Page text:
Ok, since I am not only a vaulter, and I am not in competition mode, let’s focus on the sport that brought us pole vault, and how to train for it COLLEGE STYLE!
Track and Field is a wonderful sport and I, like many of you, have been called to many other events OTHER than pole vault. Yeah, pole vault is the best event and the most fun to train for and compete, but you have to be in shape to do so. First things first: If you want to be a world class vaulter, you have to be a world class sprinter and jumper.
So how do you get there?
Summertime is a great time for preseason shape up and now is the time to get yourself prepared to multitask, and to take on anything late in the season. The base you build up over the summer and fall will carry you on to an explosive indoor season and by the end of outdoor, you will be smashing PRs all over the place!
Since this is my only blog, and it is a sports blog, I think I’ll post some workouts I’ve been doing. perhaps some of you can take something from this. Don’t do exactly what I am doing, cause everyone is different and I am training for decathlon, not just the vault. So here it is: (week of 6/6 – 6/12)
- Sunday: 20 minute run around neighborhood in Lowell [PV practice canceled ]
- Monday: 20 minute bike ride, cleans, back squats, bench press, simmons
- Tuesday: 6x30m sprint workout, full recovery, at baseball field
- Wednesday: 10x100m tempo, 50m walk recovery, clean&jerks, snatches, lat pull downs, lunges
- Thursday: 6x30m sprint workout, full recovery
- Friday: 4×300 (1:45 rest), 4×200 (100m walk rest), 4×100 (50m walk rest) tempo, snatches, bench press
- Saturday: 20 minute run around Auburn
I am working on endurance for the season, and trying to maintain sprinting speed and explosiveness. Coming off of a hiatus from running, this is a decent starter schedule for a college athlete. The 20 minute runs and the long tempo help with endurance. The short sprint workouts and short tempo allow you to revive your explosiveness and form early in the season and stay relaxed. I do not exert myself during any of these. Everything is done at around 80%, including my lifting. You gotta be able to last through workouts and feel fresh the next day to take on other ones.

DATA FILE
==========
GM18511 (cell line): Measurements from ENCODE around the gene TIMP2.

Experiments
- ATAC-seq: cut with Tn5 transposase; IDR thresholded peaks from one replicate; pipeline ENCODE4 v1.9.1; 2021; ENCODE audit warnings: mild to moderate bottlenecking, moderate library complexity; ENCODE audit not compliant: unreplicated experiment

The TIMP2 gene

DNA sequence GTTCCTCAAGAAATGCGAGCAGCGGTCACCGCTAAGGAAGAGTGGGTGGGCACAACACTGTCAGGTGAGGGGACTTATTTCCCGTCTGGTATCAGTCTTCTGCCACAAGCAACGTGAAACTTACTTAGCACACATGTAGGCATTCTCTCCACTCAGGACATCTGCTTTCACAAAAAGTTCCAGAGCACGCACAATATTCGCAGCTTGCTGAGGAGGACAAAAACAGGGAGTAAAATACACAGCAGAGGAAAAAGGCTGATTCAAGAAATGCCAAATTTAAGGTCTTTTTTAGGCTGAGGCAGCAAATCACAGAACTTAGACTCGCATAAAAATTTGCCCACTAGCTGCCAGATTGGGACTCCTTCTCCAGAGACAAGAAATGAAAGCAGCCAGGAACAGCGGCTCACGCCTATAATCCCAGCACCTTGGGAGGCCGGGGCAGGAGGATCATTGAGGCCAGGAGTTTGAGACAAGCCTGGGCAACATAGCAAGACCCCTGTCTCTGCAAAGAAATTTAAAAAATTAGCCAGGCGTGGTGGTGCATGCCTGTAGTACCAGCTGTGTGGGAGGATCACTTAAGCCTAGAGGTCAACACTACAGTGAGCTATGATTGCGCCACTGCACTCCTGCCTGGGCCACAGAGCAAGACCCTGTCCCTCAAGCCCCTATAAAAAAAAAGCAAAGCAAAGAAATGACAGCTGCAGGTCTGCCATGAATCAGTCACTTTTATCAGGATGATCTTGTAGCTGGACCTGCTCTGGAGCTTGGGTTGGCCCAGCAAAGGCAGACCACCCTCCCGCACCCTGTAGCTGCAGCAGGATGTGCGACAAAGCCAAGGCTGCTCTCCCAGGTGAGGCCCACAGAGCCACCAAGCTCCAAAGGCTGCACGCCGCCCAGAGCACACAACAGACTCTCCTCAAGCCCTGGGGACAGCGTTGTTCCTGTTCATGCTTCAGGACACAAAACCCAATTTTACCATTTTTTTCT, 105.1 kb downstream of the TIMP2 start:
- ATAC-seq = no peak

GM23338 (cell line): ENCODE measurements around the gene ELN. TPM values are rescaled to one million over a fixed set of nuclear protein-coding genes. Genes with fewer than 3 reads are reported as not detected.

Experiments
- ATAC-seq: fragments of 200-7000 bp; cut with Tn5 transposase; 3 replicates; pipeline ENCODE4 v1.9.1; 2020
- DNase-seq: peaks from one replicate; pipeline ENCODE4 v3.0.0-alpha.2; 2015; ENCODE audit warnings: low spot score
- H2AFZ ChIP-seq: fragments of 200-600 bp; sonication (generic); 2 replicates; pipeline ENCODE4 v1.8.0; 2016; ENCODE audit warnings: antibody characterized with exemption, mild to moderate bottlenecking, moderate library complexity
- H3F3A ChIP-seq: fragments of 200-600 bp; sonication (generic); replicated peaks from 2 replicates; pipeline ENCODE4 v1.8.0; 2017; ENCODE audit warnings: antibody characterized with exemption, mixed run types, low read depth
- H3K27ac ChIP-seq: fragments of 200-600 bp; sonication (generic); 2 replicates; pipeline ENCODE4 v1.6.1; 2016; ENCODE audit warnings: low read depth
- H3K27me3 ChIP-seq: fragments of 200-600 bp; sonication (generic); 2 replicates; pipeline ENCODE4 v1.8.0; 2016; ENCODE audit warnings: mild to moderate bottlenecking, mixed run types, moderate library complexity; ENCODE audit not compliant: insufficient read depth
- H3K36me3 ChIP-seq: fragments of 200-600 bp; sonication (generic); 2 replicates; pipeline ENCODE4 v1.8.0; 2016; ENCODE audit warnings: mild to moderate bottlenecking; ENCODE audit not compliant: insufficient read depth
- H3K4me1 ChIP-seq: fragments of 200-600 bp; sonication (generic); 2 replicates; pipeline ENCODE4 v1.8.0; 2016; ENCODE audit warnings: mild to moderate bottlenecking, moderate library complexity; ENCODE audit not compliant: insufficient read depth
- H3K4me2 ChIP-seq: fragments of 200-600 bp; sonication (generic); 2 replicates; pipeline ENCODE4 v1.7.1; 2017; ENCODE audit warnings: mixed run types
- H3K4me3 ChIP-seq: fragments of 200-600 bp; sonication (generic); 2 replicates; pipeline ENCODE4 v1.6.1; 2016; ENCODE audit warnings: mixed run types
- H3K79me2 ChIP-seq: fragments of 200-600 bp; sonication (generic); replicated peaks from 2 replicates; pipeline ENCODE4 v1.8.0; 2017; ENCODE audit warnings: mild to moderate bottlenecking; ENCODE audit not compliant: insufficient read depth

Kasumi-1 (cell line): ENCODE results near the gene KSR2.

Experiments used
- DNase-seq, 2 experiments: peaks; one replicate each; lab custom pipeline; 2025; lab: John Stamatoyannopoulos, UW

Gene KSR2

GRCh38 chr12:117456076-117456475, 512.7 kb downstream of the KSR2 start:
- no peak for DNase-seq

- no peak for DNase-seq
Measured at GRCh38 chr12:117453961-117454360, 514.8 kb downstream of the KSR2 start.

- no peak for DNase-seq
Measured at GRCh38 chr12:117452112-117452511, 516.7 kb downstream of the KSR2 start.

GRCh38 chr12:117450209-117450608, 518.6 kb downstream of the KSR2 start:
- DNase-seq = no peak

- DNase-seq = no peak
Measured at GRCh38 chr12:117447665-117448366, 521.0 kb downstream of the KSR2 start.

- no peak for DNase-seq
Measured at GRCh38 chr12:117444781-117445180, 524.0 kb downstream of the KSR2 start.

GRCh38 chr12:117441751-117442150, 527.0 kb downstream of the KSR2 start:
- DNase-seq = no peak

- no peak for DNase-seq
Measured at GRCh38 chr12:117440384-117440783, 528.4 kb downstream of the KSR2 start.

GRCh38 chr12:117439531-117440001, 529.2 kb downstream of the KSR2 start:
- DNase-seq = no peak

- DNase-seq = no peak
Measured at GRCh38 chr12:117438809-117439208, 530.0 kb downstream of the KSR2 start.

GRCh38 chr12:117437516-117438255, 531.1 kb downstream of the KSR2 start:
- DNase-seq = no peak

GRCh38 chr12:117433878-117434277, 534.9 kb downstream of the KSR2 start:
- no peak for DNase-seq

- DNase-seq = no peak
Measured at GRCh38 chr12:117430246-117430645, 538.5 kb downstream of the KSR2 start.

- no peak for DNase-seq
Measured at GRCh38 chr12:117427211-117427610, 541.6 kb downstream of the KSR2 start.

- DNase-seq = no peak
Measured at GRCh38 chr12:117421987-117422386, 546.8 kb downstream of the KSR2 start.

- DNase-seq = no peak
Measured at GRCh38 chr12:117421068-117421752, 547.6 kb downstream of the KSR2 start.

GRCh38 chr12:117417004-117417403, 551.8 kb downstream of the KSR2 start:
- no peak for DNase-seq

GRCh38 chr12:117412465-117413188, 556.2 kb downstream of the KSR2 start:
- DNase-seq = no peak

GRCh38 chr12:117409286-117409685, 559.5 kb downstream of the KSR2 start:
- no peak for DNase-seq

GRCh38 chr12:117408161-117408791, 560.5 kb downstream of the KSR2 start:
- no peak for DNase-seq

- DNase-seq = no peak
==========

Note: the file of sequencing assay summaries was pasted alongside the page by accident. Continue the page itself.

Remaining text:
The above schedule excludes my ‘daily routine’ at the track. Every day, I do a 4 lap jogging warm up on the turf field, where I mix in skipping, bounding, arm rotation, karaokes, and backwards running. After, I do leg swings on the fence, then about 6 half-field runs where I work on various hip exercises for strength and flexibility, and sprinting drills. Everyday ends with a one lap (usually barefoot) jog around the turf, rolling out of muscles, toe walks, heel walks, and side-of-the-foot walks.
Take everything I say with a grain of salt. You will not be doing exactly what I do, no matter who you are, or the level you’re at. Your warm up will probably be different, and you will have different workouts. I am only posting this so you can take a look at what else is out there, and judge what you could try for a different workout. This schedule is typical for Umass Lowell athletes, and you should stick to what you feel to be regular to YOUR team practices. Just don’t treat it like you’re in season, cause you’re not and you don’t want to peak too early, and exhaust yourself before your season ends.
My lifting maxes this week:
Cleans – 110lbs
Jerks – 100lbs
Snatches – 90lbs
Squats – 225lbs
Lat pulls – 150lbs
Simmons – 45lbs
Lunges – 75lbs
Dumbbell bench – 105lbs
All 5 sets of 5.
Again, with lifting in preseason, don’t come close to ‘maxing out.’ You don’t want to feel like you’re pushing until the 4th or 5th set of a lift.
I hope you enjoyed my first weekly workout post. The others will not be as long, I promise. This was the ice-breaker. If you have any questions or want to talk about training, vaulting, college athletics, running with me, or anything you can comment on here, friend ‘Sambo Fancypants’ on facebook, or leave me an email at email@example.com
Thanks for reading! Train this summer, but don’t beat yourself up. You’ll be prepared when, in mid-season, your coach throws you (a vaulter) into the 1,600m or the 400m.